A letter to UK Uncutters from the 'violent minority'

Clashes erupted at Cambridge Circus HSBC

Letter to UK Uncut members by members of the Solidarity Federation in the aftermath of the disorder on the March 26 TUC organised March for the Alternative.

We're writing this to you to try and prevent the anti-cuts struggle being split up and weakened by the media.

We are anarchists (well, anarcho-syndicalists, technically) – a word that is much misunderstood and misrepresented. We are also students, workers and shop stewards. We co-organised a 'Radical Workers Bloc' on the South London feeder march. The aim was to provide a highly visible radical presence within the workers movement of which we are a part, advocating strikes, occupations and civil disobedience.

Saturday's demonstration was far bigger than anyone expected, and saw thousands go beyond a simple A-B stroll to take direct action. The UK Uncut actions on Oxford Street and in occupying Fortnum and Masons provoked harsh treatment from police, including mass arrests.

When we reached Trafalgar Square, we headed for Oxford Street for the 2pm actions to put some of these words into action (anarchist and UK Uncutter were not mutually exclusive on the day!). When we arrived, we met up with other anarchists who had had the same idea. Wary of being kettled, we chose to stay mobile, causing disruption on Oxford St and the surrounding area, including to UK Uncut targets which were closed and guarded by riot police. Subsequently, several banks, the Ritz and other buildings were damaged or hit by paint bombs. There were some minor scuffles with police. There is a valid debate to be had over tactics - which ones further the anti-cuts movement or are counter-productive - and many of us would favour mass direct action over property destruction. Let's have that debate within the anti-cuts struggle, and not let the media divide us.

But think about it from the store owners' point of view: a broken window may cost £1,000. A lost Saturday's trade through a peaceful occupation would cost many times more. Perhaps this helps explain the harsh police response to the UK Uncut occupation: it hits them where it hurts, in the pocket. Traditionally, workers have used the weapon of the strike to achieve this. But what about workers with no unions, or unions unwilling to strike? What about students, the unemployed? UK Uncut actions have been very successful at involving such people in economically disruptive action – and this seems to be on the right track in terms of forcing the government to back down on its cuts agenda. More and bigger actions in this vein will be needed to stop the cuts (in France, they call these 'economic blockades'). Like those in UK Uncut, we recognise that just marching from A to B or waiting for the government to be fair is not enough. The government, rich and tax avoiders will continue to seek to make the poorest in society pay for the defecit unless we make doing so the more expensive option. As UK Uncut announced on the demonstration 29th January "If the economy disrupts our lives, then we must disrupt the economy".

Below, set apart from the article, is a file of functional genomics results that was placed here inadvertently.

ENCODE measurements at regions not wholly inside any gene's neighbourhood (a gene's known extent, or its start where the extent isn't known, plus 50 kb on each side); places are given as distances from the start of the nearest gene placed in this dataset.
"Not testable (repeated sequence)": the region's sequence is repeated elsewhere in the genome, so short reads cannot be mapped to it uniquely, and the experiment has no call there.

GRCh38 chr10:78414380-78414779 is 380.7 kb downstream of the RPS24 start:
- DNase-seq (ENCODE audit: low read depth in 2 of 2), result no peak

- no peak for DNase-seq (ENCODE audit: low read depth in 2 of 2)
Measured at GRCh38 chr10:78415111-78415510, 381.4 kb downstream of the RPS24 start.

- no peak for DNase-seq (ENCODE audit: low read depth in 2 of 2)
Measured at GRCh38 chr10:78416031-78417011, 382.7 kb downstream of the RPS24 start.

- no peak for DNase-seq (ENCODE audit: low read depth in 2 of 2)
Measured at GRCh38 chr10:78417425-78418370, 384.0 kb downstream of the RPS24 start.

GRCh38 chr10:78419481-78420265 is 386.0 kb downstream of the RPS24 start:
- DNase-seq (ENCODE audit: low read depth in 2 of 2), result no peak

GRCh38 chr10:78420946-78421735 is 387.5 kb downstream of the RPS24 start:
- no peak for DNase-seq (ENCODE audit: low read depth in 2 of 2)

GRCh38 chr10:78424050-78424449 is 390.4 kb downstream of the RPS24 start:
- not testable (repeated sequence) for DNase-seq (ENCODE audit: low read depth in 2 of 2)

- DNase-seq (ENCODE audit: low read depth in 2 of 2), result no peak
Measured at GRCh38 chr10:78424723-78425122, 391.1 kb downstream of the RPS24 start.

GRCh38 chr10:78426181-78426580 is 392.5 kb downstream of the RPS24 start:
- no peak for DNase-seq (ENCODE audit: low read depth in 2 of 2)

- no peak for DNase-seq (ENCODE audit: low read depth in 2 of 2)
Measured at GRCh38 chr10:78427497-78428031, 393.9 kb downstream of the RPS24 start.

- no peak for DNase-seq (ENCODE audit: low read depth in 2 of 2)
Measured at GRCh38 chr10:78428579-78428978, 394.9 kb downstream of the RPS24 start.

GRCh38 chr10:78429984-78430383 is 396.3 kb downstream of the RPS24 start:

The press coverage since Saturday has gone into a well-rehearsed frenzy of 'good protestor/bad protestor'. Some UK Uncutters have expressed outrage at being lumped in with the 'bad protestors', (correctly) stressing the peaceful nature of the F&M occupation. We think the whole idea of dividing 'good' and 'bad' protest serves only to legitimise police violence and repression. As we saw on Saturday, repression is not provoked by violent actions, but by effective actions – there is a long history of peaceful pickets and occupations being violently broken up by police, from the Chartists to the Miners Strike. Indeed, UK Uncut have frequently been at the blunt end of this in recent memory yourselves, with police responding to non-violent occupations with pepper spray and violent arrests.